Bill O’Reilly is Pinhead – So are Oil Execs

February 22, 2012spOILed11 Comments

Why does the public hate oil companies? If you’ve watched cable news the last two days you have your answer. With gasoline prices now more than $3.50 per gallon and more than $4.00 a gallon in some cities the national press has rediscovered the importance of transportation fuel. Who’s to blame for these high prices? “Greedy oil companies, of course!”

As usual, most of the national news coverage of the rising price of gasoline has been woefully incomplete, somewhat inaccurate or event completely unhinged. In the worst category is FOX News’s Bill O’Reilly. The last two nights on “The O’Reilly Factor” he’s ripped oil companies for obscene profits. His reporting on this issue is unconscionable, and it’s been that way for years. Those of you who have watched spOILed know that we featured him in the film. Mr. O’Reilly claims to be a thoughtful journalist, and I think most of the time he is. But when it comes to the price of a gallon of gas, O’Reilly willfully ignores the facts so he can pander to “the folks.” What a pinhead.

I think Bill O’Reilly should have his chain yanked, and I’m just the man to do it. Bill, invite me onto your show—if you dare. However, while I am particularly put out with the unconscionably poor reporting of Mr. O’Reilly, I’m even more disappointed with the response of the major oil companies… again. We’ve been down this road before so many times, and yet the response from the majors is the same. They sit on their hands and let the Bill O’Reilly’s of this world demonize them. Then they privately complain about how badly they are treated in the press.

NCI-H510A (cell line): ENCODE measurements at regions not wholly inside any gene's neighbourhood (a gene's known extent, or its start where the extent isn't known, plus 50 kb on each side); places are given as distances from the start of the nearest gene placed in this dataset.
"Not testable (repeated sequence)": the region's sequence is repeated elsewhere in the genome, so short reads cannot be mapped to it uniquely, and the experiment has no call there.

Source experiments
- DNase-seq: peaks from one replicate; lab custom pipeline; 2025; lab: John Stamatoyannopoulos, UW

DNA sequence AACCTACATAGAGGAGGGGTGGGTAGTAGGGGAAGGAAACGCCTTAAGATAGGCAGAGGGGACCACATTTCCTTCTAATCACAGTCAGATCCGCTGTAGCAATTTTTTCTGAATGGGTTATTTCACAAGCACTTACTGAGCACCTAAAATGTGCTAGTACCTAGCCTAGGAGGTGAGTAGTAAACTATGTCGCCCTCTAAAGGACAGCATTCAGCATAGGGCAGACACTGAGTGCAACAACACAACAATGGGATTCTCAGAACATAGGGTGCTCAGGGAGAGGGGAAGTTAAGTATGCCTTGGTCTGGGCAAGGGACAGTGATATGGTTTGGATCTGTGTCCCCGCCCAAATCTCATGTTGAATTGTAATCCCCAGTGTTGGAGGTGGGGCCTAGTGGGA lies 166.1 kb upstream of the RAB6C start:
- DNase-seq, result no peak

Hey Exxon, Conoco, BP, Shell, put your mouthpieces out there and defend your business! Call up that pinhead O’Reilly and tell him you want to refute the untruths he is spouting. Then go on every other major network and do the same. For all of you out there who are waiting for this kind of aggressive approach, don’t hold your breath. It’s not going to happen.